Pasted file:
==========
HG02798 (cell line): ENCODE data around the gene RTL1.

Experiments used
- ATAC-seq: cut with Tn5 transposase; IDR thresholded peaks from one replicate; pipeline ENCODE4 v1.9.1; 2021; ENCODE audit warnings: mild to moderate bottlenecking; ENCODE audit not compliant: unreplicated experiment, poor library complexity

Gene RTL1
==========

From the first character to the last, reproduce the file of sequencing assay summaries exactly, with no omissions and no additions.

HG02798 (cell line): ENCODE data around the gene RTL1.

Experiments used
- ATAC-seq: cut with Tn5 transposase; IDR thresholded peaks from one replicate; pipeline ENCODE4 v1.9.1; 2021; ENCODE audit warnings: mild to moderate bottlenecking; ENCODE audit not compliant: unreplicated experiment, poor library complexity

Gene RTL1